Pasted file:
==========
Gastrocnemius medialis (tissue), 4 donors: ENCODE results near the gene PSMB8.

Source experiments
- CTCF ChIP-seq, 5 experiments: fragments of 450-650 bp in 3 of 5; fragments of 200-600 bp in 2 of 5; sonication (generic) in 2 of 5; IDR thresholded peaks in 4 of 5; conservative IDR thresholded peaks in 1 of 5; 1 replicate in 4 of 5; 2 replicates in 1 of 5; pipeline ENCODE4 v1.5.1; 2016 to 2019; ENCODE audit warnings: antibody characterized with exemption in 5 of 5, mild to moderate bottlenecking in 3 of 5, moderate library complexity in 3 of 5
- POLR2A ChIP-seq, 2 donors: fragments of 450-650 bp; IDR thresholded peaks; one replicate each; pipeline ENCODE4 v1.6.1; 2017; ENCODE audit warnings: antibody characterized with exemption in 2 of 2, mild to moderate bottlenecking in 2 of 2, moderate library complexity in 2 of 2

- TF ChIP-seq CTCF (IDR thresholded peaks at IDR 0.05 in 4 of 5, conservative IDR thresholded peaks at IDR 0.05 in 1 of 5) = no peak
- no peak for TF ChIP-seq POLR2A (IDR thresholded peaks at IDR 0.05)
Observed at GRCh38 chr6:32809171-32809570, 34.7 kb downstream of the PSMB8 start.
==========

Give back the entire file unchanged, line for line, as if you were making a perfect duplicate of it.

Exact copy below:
Gastrocnemius medialis (tissue), 4 donors: ENCODE results near the gene PSMB8.

Source experiments
- CTCF ChIP-seq, 5 experiments: fragments of 450-650 bp in 3 of 5; fragments of 200-600 bp in 2 of 5; sonication (generic) in 2 of 5; IDR thresholded peaks in 4 of 5; conservative IDR thresholded peaks in 1 of 5; 1 replicate in 4 of 5; 2 replicates in 1 of 5; pipeline ENCODE4 v1.5.1; 2016 to 2019; ENCODE audit warnings: antibody characterized with exemption in 5 of 5, mild to moderate bottlenecking in 3 of 5, moderate library complexity in 3 of 5
- POLR2A ChIP-seq, 2 donors: fragments of 450-650 bp; IDR thresholded peaks; one replicate each; pipeline ENCODE4 v1.6.1; 2017; ENCODE audit warnings: antibody characterized with exemption in 2 of 2, mild to moderate bottlenecking in 2 of 2, moderate library complexity in 2 of 2

- TF ChIP-seq CTCF (IDR thresholded peaks at IDR 0.05 in 4 of 5, conservative IDR thresholded peaks at IDR 0.05 in 1 of 5) = no peak
- no peak for TF ChIP-seq POLR2A (IDR thresholded peaks at IDR 0.05)
Observed at GRCh38 chr6:32809171-32809570, 34.7 kb downstream of the PSMB8 start.